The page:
6) Understand your Legacy:

Speaking of the late Don Vincente Favella and his vision for this university 100 years ago, and the late great namesake of this university Jose Rizal reminds of the story of the Bridge Builder by Will Allen Dromgoole <Paraphrased> “it is the story of a man who upon his journey came upon a river that he could not cross. As nightfall began to settle he set about the task of building a bridge. A traveller came across him as he tirelessly worked to build the bridge. And asked “old man, why do you work so hard to build a bridge over a river for which you shall never need to pass again.” The man responded, lifted his grey head and said  “I do not build this bridge for me, I build it for those who shall follow me in passing this way.”

You see, that is what the esteemed Dr Favella, envisioned 100 years ago as he planned to open this university. He was a bridge builder that had chosen through his generosity to help those that followed him to cross the rivers, which are not always easy to cross. And as you students step across that bridge today, Understand that it was first begun by Don Vincente and carried forward by generations of students faculty and staff. Be sure you continue to build bridges for others and leave your legacy.

7) Remember to be a mentor to the young.

As I prepared for this talk I wanted to see what others were saying about the youth and I happened upon this quote:

The children now love luxury; they have bad manners, contempt for authority; they show disrespect for elders and love chatter in place of exercise. Children are now tyrants, not the servants of their households. They no longer rise when elders enter the room. They contradict their parents, chatter before company, gobble up dainties at the table, cross their legs, and tyrannize their teachers.

Not a flattering view— but that was written by Socrates in roughly 400 BC.

You see each generation find the next ungrateful. But don’t fall into this trap. Recognize that the future generations don’t need critics. They need inspiration and they need role models! Critics are easy to be— inspirations take work.

Students, over the coming years you will experience the passage of time, be presented with opportunities and faced with the burden of power and I am confident that you will stand up to the test if you follow the lessons that you have learned here at JRU and you will act in the manner prescribed by Sun Yat SEN—Yes´ always act as though someone is watching and never do things that you would not want your friends, your family, or your business associates to read about on the pages of a newspaper.  Act in a manner that will make your children proud and you shall have few regrets!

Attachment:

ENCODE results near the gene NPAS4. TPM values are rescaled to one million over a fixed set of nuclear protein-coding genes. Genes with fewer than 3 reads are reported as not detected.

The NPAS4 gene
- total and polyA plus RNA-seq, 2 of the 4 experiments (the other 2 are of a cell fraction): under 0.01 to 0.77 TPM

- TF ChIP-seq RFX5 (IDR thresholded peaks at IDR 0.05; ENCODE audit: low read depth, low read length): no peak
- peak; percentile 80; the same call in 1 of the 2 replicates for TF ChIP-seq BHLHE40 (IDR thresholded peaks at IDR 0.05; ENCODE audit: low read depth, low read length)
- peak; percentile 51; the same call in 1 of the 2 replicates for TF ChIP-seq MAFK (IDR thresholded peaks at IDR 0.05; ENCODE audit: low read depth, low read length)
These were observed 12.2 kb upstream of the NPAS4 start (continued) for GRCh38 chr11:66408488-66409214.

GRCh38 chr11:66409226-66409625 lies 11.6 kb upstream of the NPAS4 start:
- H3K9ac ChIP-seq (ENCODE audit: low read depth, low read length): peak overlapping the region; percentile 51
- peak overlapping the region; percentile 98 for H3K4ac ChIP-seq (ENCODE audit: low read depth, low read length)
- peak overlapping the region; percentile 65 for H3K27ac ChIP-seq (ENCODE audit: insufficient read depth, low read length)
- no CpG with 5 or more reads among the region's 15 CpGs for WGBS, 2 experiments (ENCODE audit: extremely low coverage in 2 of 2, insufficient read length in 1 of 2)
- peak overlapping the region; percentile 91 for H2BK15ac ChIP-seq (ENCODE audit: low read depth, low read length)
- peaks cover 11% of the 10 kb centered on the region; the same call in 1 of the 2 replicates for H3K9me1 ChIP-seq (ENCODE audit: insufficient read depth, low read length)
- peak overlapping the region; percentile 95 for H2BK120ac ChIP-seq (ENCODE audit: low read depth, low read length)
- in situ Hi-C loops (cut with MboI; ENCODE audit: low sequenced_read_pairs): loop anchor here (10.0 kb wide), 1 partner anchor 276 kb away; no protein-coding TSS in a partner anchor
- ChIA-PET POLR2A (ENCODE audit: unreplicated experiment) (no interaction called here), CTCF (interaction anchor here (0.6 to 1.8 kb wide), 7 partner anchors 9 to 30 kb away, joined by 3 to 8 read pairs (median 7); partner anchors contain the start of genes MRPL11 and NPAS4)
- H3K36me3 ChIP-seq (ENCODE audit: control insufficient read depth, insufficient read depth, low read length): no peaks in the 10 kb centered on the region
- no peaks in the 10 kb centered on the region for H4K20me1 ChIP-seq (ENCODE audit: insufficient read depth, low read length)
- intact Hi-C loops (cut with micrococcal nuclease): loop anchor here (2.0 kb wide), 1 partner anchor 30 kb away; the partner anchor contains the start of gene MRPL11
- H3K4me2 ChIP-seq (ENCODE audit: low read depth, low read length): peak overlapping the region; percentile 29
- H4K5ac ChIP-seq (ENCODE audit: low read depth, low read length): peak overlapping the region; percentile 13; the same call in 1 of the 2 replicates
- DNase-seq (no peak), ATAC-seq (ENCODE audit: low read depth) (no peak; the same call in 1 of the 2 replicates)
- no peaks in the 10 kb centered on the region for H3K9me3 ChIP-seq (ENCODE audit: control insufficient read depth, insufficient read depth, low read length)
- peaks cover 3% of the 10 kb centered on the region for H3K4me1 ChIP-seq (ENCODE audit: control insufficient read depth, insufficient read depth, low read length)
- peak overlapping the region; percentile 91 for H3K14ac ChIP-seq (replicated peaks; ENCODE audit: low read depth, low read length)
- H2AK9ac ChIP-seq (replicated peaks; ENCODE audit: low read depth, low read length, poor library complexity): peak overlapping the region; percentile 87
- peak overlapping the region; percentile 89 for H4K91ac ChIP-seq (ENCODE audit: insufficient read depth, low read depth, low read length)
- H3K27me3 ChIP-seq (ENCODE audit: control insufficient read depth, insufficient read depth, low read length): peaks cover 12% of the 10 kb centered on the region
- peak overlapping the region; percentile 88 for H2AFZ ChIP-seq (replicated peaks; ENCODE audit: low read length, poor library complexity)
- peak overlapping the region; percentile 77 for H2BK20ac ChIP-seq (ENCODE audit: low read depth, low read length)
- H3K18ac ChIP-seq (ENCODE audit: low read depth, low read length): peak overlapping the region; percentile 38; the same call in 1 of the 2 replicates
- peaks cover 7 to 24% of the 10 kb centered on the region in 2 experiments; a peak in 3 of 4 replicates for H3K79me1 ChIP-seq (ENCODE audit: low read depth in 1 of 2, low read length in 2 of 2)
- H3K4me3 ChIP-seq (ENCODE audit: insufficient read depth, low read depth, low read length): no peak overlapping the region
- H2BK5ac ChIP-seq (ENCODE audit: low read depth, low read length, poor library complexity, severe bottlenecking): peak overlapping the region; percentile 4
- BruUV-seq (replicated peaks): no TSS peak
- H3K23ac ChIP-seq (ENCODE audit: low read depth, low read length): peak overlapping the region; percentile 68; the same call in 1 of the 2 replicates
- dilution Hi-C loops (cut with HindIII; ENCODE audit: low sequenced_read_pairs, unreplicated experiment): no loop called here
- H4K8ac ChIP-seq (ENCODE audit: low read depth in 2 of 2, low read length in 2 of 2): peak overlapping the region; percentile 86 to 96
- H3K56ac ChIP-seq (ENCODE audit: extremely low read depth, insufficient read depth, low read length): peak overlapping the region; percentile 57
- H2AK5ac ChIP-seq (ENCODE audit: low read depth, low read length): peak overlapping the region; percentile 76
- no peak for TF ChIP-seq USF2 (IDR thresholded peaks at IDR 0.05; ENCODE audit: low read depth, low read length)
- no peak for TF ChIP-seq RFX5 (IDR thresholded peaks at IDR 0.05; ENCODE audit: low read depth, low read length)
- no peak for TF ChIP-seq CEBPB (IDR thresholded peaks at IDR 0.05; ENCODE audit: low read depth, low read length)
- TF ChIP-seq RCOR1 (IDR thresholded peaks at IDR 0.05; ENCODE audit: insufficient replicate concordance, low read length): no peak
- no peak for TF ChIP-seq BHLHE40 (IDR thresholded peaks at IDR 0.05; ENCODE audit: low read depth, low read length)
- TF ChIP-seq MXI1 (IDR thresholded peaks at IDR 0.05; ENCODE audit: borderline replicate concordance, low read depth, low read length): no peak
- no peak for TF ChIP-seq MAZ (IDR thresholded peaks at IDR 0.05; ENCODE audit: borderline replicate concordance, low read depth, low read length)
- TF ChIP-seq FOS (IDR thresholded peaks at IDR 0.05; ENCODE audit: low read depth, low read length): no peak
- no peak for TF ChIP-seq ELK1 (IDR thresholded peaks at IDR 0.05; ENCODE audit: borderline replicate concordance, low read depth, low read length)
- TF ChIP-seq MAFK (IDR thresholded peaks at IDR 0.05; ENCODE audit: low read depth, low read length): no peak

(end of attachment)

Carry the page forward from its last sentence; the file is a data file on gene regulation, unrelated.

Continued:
So to quote Dr Seuss and his book, The Places You Will Go:

“Be on your way there are Places to go!, Oh the places you will go”

Many years from now – and after the numerous successes that you have accomplished —– many of the people in this room will not recall a great deal of what has been said here nor even who the speakers were but what I do hope they will remember is that today was a great day—-a GLORIOUS DAY- yes today is a  day in which the lives of the people in this room were changed and when new opportunities and new challenges became possible. For Today your have completed a task which prepares you to do so much.

And as you look ahead I hope that you will recall the lessons you have learned and ply your trade with the determination, ethics and integrity we have seen over the past years of your study. Because if there is one thing I am certain of,  it is that — The world in which we all live will be a better place for it.

Congratulations students——–  and congratulations to the faculty and staff of JRU and congratulations to the families, and loved ones that are in the audience today you have jointly accomplished a very great task and enabled this talented bunch to reach this milestone!

I am proud of all of you!

And as you leave I personally want to applaud you.

But my applause is a different sound.  My applause is not for what you have done, as though the ballet has finished. No—— my applause is one of encouragement as you would applaud for your favorite athletes to encourage them to do what not even they know they are capable of. For you see, you are the players of today and the champions of tomorrow.  Be on your Way JRU Graduates of 2018